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Comments

  1. Although this is good advice if you’re single….this does not address the complexities of having children with an abuser who works full time at alienating. And having been a stay at home mother at 59 y/o the employment options are extremely limiting…especially after breast cancer twice. Please don’t make it look like this is so very easy to handle.

    • Deb, I have to disagree. It is as simple as setting boundaries and reinforcing them – “you just follow your rule”.

      The hard work comes in when you’re thinking of how to enforce the boundaries you’ve set. It is vitally important that you are willing to do the follow through.

      For example, if you say, “When you yell at me, I feel sick to my stomach. I want you to stop yelling at me and speak to me respectfully. Because I can’t control what you do, if you yell at me again, I will _______(what are you WILLING to do)_______.” What ARE you willing to do? Are you so broken that all you can do right now is continue to sit there silently? That’s okay – focus on sitting there silently. You will gain strength by following through, and maybe you could practice detachment instead of listening while you’re quietly sitting there.

      If you tire of sitting there silently listening to nonsense, you can change your boundary to end with “I will walk right out of the room and lock myself in the bedroom with my mp3 player.” Stepping up your reaction to your abuser breaking your boundaries shows that you’re moving away from being a victim – you’re now learning how to be a survivor. Setting boundaries allows you to gain belief in yourself that you are able to do what you say you will do.

      No one said setting boundaries is EASY. But once you start setting them, it gets easier so long as you’re willing to do what you say you will. With children, without children, with work experience, without it,… none of that matters. Besides, no one said that you must LEAVE when you set boundaries! That kind of black or white thinking is common to abuse victims. Remember there are shades of gray between accepting the abuse and leaving the relationship. The beauty of setting a boundary is that YOU get to decide what reactions you will have and what actions you will take.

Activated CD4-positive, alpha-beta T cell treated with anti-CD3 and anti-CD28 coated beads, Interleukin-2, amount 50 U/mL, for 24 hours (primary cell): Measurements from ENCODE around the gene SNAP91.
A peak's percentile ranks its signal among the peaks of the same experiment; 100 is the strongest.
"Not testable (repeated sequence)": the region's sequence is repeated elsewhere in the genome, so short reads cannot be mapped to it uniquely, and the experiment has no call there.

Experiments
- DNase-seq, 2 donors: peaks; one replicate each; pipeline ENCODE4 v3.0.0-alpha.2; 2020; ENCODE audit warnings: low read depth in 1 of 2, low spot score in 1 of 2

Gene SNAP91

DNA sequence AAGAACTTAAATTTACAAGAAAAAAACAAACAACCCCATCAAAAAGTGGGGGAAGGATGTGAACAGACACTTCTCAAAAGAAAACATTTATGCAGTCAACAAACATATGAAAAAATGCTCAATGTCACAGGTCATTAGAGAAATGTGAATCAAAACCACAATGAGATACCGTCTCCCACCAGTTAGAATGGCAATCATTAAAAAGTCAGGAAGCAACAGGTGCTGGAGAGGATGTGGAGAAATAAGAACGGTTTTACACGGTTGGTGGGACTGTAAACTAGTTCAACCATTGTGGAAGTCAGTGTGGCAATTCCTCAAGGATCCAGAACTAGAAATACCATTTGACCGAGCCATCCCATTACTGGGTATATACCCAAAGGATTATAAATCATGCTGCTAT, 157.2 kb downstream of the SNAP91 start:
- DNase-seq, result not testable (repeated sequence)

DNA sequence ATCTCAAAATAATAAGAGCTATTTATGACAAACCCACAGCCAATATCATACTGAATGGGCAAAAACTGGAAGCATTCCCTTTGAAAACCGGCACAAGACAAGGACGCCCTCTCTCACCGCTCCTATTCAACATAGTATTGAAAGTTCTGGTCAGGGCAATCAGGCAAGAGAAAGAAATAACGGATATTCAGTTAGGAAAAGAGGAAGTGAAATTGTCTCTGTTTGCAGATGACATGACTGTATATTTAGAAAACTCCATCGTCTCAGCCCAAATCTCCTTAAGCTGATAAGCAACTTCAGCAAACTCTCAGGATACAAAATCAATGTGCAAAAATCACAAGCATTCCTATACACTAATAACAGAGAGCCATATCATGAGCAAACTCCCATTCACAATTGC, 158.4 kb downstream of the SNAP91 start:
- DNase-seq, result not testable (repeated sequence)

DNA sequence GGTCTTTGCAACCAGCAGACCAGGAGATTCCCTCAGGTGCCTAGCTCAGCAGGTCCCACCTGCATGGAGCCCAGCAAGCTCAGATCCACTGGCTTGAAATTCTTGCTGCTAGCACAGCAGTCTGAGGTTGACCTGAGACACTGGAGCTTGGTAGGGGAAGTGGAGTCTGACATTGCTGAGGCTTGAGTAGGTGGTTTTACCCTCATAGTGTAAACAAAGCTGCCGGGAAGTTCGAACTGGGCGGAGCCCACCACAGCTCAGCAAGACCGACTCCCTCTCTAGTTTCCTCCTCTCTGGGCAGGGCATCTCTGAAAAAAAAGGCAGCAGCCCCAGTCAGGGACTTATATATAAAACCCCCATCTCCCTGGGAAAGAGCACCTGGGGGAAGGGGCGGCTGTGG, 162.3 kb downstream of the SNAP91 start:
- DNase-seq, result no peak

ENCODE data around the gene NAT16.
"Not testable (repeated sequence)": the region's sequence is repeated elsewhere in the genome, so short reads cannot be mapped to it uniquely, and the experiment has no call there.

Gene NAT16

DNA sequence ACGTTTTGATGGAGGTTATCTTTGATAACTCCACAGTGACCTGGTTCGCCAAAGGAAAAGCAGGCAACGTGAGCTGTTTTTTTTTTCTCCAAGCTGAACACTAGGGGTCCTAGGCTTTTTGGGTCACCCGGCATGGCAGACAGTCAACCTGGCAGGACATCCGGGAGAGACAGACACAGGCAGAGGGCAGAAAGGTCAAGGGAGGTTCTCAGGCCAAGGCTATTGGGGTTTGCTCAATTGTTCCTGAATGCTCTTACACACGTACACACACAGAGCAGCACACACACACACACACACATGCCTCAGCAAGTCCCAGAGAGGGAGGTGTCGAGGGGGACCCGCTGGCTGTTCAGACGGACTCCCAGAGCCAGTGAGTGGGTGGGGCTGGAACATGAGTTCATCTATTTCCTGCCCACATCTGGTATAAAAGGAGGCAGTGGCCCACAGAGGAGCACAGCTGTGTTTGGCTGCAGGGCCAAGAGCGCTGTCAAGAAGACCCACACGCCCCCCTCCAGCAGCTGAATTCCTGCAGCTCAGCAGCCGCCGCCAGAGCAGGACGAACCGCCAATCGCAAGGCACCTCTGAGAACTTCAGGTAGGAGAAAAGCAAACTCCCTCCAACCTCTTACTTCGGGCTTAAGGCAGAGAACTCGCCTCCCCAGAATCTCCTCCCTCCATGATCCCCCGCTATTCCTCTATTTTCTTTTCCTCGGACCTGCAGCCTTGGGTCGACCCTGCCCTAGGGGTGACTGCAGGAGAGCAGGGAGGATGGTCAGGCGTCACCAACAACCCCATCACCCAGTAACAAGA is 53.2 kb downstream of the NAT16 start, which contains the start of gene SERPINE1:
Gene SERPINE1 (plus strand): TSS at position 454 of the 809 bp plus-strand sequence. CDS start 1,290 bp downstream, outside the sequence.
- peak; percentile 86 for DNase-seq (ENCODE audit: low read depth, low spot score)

Look at the next page for “How to Set Personal Boundaries”.

      • The abuser wants you to believe you are incapable of setting boundaries. This is why they say “you are too old” or “you have no work experience” or “you are too sick”. None of these things are true.

    • It’s not….but d writer is right about 1 thing, it does get easier with time but only becuz u’ve grown stronger. God bless u for being as strong as u’ve been and good luck 🙂

  2. Learning to set your boundaries is critical not matter how hard or easy it may sound to do. I think there is a direct relationship with the level of perceived difficulty and how much you need to do it. Use your support system and if you don’t have one, begin to create one.

  3. ibikenyc says:

    I am middle-aged and only just recently understanding that I had essentially NO boundaries with ANYONE about ANYTHING.

    I have found no easy fix for this, or at least no quick one.

    I do Yoga, many mornings, with Aire Yoga on PBS. I love how centered, supple, and relaxed I feel physically, but what really keeps me motivated is the MINDFULNESS it creates.

    It’s not always easy or even possible to remember this, but it gets more reflexive the more I do it:

    When he (or anyone) is getting or already IS ramped up, I look at him or picture his face and, in my mind, assume the Yoga prayer pose and say to him, “Namaste.”

    The way it was explained to me, that means, “The Divine light within me salutes the Divine light within you.”

    It helps me keep the top of my head on; I get to “respond” with dignity.

    It’s also really another way of saying an affirmation.